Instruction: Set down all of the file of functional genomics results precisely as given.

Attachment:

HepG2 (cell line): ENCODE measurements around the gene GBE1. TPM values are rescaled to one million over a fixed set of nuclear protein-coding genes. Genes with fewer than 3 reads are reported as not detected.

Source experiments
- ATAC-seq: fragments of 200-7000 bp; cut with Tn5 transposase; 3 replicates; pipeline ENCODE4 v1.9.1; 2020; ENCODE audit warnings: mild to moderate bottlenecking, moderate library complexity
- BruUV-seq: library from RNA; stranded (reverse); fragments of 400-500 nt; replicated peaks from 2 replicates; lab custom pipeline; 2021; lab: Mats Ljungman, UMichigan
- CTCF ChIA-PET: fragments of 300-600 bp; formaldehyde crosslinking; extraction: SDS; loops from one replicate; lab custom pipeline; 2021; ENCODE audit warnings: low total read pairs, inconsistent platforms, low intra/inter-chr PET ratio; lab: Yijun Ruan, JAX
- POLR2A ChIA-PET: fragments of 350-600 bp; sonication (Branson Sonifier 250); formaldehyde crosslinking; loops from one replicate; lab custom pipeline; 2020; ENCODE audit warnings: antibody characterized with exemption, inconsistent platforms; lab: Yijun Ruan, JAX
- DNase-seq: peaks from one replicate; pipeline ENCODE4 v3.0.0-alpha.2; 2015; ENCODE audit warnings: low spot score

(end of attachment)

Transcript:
HepG2 (cell line): ENCODE measurements around the gene GBE1. TPM values are rescaled to one million over a fixed set of nuclear protein-coding genes. Genes with fewer than 3 reads are reported as not detected.

Source experiments
- ATAC-seq: fragments of 200-7000 bp; cut with Tn5 transposase; 3 replicates; pipeline ENCODE4 v1.9.1; 2020; ENCODE audit warnings: mild to moderate bottlenecking, moderate library complexity
- BruUV-seq: library from RNA; stranded (reverse); fragments of 400-500 nt; replicated peaks from 2 replicates; lab custom pipeline; 2021; lab: Mats Ljungman, UMichigan
- CTCF ChIA-PET: fragments of 300-600 bp; formaldehyde crosslinking; extraction: SDS; loops from one replicate; lab custom pipeline; 2021; ENCODE audit warnings: low total read pairs, inconsistent platforms, low intra/inter-chr PET ratio; lab: Yijun Ruan, JAX
- POLR2A ChIA-PET: fragments of 350-600 bp; sonication (Branson Sonifier 250); formaldehyde crosslinking; loops from one replicate; lab custom pipeline; 2020; ENCODE audit warnings: antibody characterized with exemption, inconsistent platforms; lab: Yijun Ruan, JAX
- DNase-seq: peaks from one replicate; pipeline ENCODE4 v3.0.0-alpha.2; 2015; ENCODE audit warnings: low spot score